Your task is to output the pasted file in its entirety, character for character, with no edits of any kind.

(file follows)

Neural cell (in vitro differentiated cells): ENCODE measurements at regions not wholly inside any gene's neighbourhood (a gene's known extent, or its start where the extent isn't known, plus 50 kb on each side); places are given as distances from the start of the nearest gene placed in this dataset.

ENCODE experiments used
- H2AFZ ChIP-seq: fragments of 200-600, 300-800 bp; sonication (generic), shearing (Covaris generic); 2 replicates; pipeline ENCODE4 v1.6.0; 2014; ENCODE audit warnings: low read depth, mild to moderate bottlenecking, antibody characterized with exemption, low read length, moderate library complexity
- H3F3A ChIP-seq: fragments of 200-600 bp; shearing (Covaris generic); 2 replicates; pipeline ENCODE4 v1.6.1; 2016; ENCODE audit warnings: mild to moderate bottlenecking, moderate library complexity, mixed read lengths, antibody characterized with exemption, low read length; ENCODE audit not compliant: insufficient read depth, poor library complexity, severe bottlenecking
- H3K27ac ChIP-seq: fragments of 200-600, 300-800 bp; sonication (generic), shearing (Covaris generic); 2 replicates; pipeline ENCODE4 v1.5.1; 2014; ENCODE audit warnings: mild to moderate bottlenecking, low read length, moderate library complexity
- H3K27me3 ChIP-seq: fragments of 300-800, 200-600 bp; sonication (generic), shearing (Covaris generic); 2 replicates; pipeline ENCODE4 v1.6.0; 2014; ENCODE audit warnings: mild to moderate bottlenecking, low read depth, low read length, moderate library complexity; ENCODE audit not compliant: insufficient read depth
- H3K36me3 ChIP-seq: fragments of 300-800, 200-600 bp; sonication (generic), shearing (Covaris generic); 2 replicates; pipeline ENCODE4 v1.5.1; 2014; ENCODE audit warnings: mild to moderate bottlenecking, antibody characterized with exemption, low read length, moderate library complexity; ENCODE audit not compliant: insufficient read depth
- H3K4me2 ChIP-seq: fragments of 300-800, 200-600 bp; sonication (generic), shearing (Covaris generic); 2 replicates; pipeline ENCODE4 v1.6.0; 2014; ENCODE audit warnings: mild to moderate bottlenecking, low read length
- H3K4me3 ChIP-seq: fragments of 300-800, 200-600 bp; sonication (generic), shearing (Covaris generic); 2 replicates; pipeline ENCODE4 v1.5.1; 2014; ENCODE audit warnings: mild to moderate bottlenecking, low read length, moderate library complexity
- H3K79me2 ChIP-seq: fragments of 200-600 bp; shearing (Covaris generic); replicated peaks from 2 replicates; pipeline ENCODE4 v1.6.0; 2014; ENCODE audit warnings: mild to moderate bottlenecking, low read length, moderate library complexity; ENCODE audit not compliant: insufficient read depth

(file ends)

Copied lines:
Neural cell (in vitro differentiated cells): ENCODE measurements at regions not wholly inside any gene's neighbourhood (a gene's known extent, or its start where the extent isn't known, plus 50 kb on each side); places are given as distances from the start of the nearest gene placed in this dataset.

ENCODE experiments used
- H2AFZ ChIP-seq: fragments of 200-600, 300-800 bp; sonication (generic), shearing (Covaris generic); 2 replicates; pipeline ENCODE4 v1.6.0; 2014; ENCODE audit warnings: low read depth, mild to moderate bottlenecking, antibody characterized with exemption, low read length, moderate library complexity
- H3F3A ChIP-seq: fragments of 200-600 bp; shearing (Covaris generic); 2 replicates; pipeline ENCODE4 v1.6.1; 2016; ENCODE audit warnings: mild to moderate bottlenecking, moderate library complexity, mixed read lengths, antibody characterized with exemption, low read length; ENCODE audit not compliant: insufficient read depth, poor library complexity, severe bottlenecking
- H3K27ac ChIP-seq: fragments of 200-600, 300-800 bp; sonication (generic), shearing (Covaris generic); 2 replicates; pipeline ENCODE4 v1.5.1; 2014; ENCODE audit warnings: mild to moderate bottlenecking, low read length, moderate library complexity
- H3K27me3 ChIP-seq: fragments of 300-800, 200-600 bp; sonication (generic), shearing (Covaris generic); 2 replicates; pipeline ENCODE4 v1.6.0; 2014; ENCODE audit warnings: mild to moderate bottlenecking, low read depth, low read length, moderate library complexity; ENCODE audit not compliant: insufficient read depth
- H3K36me3 ChIP-seq: fragments of 300-800, 200-600 bp; sonication (generic), shearing (Covaris generic); 2 replicates; pipeline ENCODE4 v1.5.1; 2014; ENCODE audit warnings: mild to moderate bottlenecking, antibody characterized with exemption, low read length, moderate library complexity; ENCODE audit not compliant: insufficient read depth
- H3K4me2 ChIP-seq: fragments of 300-800, 200-600 bp; sonication (generic), shearing (Covaris generic); 2 replicates; pipeline ENCODE4 v1.6.0; 2014; ENCODE audit warnings: mild to moderate bottlenecking, low read length
- H3K4me3 ChIP-seq: fragments of 300-800, 200-600 bp; sonication (generic), shearing (Covaris generic); 2 replicates; pipeline ENCODE4 v1.5.1; 2014; ENCODE audit warnings: mild to moderate bottlenecking, low read length, moderate library complexity
- H3K79me2 ChIP-seq: fragments of 200-600 bp; shearing (Covaris generic); replicated peaks from 2 replicates; pipeline ENCODE4 v1.6.0; 2014; ENCODE audit warnings: mild to moderate bottlenecking, low read length, moderate library complexity; ENCODE audit not compliant: insufficient read depth